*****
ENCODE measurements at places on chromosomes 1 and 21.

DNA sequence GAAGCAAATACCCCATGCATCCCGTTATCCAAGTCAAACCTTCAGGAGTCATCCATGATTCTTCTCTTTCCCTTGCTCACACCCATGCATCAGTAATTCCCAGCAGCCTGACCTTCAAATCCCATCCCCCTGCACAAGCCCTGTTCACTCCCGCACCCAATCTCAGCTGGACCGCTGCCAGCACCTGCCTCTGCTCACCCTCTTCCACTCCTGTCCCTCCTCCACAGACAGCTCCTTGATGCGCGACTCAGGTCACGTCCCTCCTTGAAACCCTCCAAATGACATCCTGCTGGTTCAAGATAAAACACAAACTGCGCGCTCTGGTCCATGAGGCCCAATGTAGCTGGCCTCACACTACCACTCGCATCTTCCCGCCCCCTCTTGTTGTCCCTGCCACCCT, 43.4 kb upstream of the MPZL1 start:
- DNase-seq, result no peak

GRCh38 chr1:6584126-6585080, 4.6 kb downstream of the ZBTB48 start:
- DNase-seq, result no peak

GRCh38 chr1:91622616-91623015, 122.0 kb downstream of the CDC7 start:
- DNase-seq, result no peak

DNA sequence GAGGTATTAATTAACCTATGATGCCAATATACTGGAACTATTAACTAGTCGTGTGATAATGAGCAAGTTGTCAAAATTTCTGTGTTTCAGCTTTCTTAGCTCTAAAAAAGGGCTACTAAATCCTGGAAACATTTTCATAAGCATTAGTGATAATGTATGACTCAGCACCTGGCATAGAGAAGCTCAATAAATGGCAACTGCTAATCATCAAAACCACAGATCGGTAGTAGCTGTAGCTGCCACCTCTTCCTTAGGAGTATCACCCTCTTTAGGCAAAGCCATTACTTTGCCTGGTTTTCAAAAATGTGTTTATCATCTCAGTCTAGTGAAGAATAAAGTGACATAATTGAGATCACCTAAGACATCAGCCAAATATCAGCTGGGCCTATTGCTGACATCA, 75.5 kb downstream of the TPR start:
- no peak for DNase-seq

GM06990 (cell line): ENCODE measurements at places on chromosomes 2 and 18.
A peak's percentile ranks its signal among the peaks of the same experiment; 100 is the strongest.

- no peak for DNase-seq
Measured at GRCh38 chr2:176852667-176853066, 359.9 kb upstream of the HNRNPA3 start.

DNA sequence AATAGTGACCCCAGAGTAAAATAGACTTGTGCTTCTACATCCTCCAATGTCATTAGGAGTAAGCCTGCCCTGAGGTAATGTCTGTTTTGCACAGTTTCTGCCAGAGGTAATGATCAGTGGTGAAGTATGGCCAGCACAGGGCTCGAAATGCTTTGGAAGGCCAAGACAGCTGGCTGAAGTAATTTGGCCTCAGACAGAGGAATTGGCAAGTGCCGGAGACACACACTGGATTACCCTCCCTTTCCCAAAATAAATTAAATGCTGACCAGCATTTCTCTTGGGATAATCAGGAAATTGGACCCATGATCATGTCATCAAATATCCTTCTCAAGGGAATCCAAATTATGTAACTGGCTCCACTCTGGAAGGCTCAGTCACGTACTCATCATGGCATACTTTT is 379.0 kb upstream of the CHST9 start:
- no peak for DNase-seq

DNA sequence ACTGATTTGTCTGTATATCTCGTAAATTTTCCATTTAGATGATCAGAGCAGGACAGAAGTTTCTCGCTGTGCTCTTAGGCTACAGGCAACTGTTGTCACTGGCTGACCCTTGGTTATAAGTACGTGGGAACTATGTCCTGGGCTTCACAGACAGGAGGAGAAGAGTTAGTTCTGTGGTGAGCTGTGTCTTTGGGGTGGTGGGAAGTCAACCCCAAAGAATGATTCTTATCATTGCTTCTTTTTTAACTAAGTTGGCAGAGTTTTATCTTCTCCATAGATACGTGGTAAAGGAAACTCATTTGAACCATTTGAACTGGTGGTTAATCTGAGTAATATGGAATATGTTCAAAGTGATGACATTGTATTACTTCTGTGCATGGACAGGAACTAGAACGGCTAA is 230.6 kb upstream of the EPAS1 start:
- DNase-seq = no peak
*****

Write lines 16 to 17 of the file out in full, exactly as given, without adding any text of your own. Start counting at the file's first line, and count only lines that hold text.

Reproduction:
DNA sequence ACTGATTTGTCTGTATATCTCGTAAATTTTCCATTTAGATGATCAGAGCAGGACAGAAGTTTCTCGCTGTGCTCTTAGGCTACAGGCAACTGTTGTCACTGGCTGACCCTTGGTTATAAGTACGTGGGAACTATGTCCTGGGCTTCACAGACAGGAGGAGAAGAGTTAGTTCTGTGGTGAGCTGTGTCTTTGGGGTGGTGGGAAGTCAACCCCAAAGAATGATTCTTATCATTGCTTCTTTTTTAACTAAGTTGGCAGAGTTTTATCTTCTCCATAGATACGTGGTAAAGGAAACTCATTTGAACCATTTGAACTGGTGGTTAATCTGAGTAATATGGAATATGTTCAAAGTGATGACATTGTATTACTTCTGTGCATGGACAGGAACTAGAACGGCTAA is 230.6 kb upstream of the EPAS1 start:
- DNase-seq = no peak